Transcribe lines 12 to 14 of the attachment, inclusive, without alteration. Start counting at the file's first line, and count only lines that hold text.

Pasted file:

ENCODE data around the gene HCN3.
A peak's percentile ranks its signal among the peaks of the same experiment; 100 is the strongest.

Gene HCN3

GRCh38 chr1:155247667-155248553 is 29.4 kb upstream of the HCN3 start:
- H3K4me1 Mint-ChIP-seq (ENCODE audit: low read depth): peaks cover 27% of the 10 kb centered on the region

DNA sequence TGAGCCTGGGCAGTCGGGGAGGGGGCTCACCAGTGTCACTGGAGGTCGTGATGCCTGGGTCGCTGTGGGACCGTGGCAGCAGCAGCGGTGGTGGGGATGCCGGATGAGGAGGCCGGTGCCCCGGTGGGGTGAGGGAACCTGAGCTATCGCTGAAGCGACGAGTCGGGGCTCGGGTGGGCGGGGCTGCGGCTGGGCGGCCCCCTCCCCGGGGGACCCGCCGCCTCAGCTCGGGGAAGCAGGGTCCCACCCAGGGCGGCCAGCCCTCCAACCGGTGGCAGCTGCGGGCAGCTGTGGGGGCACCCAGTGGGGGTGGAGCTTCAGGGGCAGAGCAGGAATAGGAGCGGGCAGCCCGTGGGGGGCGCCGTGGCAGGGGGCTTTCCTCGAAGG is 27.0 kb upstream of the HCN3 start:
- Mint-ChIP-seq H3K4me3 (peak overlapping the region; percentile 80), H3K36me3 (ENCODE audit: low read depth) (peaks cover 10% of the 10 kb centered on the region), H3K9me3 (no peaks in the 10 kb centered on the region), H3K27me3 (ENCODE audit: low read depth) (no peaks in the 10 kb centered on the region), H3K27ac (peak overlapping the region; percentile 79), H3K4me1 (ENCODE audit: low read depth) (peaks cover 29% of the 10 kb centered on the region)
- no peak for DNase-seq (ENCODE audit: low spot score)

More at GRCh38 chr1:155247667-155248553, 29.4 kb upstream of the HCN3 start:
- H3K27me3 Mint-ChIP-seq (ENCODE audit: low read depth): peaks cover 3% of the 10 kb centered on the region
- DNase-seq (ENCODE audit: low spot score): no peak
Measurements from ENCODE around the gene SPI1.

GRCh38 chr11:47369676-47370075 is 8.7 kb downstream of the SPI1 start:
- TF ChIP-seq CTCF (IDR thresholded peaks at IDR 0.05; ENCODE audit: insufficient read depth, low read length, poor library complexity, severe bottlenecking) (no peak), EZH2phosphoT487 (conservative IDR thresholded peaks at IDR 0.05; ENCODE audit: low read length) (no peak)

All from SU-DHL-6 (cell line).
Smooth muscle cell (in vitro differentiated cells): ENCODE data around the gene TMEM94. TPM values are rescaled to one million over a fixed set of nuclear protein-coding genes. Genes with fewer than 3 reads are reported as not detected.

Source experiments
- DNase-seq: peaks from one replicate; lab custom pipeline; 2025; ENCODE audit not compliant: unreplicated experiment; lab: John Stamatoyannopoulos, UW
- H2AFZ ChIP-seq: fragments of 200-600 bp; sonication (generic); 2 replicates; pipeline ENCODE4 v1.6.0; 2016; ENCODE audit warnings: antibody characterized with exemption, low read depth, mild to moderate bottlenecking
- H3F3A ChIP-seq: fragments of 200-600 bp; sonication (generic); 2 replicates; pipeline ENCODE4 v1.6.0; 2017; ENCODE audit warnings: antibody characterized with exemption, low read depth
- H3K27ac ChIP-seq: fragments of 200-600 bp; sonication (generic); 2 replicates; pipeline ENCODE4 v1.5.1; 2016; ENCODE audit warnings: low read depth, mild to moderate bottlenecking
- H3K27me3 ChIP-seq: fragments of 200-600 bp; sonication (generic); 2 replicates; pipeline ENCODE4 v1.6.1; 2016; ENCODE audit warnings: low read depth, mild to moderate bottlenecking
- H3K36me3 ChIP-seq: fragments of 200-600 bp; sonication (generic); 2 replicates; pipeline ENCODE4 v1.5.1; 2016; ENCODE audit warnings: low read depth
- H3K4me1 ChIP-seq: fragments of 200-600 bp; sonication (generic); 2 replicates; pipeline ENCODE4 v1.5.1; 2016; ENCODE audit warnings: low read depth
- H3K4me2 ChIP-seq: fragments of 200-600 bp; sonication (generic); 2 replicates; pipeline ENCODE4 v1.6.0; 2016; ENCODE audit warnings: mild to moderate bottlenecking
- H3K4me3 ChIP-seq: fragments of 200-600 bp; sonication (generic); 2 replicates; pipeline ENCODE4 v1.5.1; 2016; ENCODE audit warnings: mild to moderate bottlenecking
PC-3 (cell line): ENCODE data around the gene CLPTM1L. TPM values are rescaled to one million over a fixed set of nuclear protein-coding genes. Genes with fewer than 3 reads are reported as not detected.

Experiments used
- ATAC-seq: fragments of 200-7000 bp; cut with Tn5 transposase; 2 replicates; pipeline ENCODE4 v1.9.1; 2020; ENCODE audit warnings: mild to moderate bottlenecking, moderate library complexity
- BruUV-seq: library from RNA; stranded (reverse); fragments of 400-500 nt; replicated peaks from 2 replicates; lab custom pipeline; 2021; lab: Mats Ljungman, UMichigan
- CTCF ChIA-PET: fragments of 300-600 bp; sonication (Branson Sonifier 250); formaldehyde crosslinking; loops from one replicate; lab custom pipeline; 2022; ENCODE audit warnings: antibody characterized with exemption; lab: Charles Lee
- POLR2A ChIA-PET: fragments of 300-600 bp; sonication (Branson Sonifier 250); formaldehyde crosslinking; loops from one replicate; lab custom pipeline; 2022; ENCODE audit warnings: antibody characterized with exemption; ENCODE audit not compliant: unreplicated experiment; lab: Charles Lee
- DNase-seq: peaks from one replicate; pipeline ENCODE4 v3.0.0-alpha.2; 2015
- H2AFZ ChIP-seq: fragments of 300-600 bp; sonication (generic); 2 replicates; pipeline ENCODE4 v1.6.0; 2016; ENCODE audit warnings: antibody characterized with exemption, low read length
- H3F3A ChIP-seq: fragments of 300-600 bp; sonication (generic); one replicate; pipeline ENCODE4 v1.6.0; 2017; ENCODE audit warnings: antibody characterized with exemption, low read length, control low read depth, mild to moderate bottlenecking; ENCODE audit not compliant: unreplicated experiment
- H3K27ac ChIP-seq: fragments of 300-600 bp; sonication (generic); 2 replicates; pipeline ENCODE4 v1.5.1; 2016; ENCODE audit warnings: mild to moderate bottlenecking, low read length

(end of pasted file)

Measurements from ENCODE around the gene SPI1.

GRCh38 chr11:47369676-47370075 is 8.7 kb downstream of the SPI1 start:
- TF ChIP-seq CTCF (IDR thresholded peaks at IDR 0.05; ENCODE audit: insufficient read depth, low read length, poor library complexity, severe bottlenecking) (no peak), EZH2phosphoT487 (conservative IDR thresholded peaks at IDR 0.05; ENCODE audit: low read length) (no peak)